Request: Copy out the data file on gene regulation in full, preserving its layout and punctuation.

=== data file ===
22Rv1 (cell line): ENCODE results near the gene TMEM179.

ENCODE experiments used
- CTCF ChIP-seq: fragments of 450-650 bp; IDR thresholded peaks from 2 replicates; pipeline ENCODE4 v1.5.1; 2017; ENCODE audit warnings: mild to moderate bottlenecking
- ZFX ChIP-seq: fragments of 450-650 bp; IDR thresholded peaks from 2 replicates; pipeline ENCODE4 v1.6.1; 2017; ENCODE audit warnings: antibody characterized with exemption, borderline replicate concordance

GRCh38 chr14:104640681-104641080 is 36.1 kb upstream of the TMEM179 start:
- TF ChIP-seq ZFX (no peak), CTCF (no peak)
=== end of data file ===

22Rv1 (cell line): ENCODE results near the gene TMEM179.

ENCODE experiments used
- CTCF ChIP-seq: fragments of 450-650 bp; IDR thresholded peaks from 2 replicates; pipeline ENCODE4 v1.5.1; 2017; ENCODE audit warnings: mild to moderate bottlenecking
- ZFX ChIP-seq: fragments of 450-650 bp; IDR thresholded peaks from 2 replicates; pipeline ENCODE4 v1.6.1; 2017; ENCODE audit warnings: antibody characterized with exemption, borderline replicate concordance

GRCh38 chr14:104640681-104641080 is 36.1 kb upstream of the TMEM179 start:
- TF ChIP-seq ZFX (no peak), CTCF (no peak)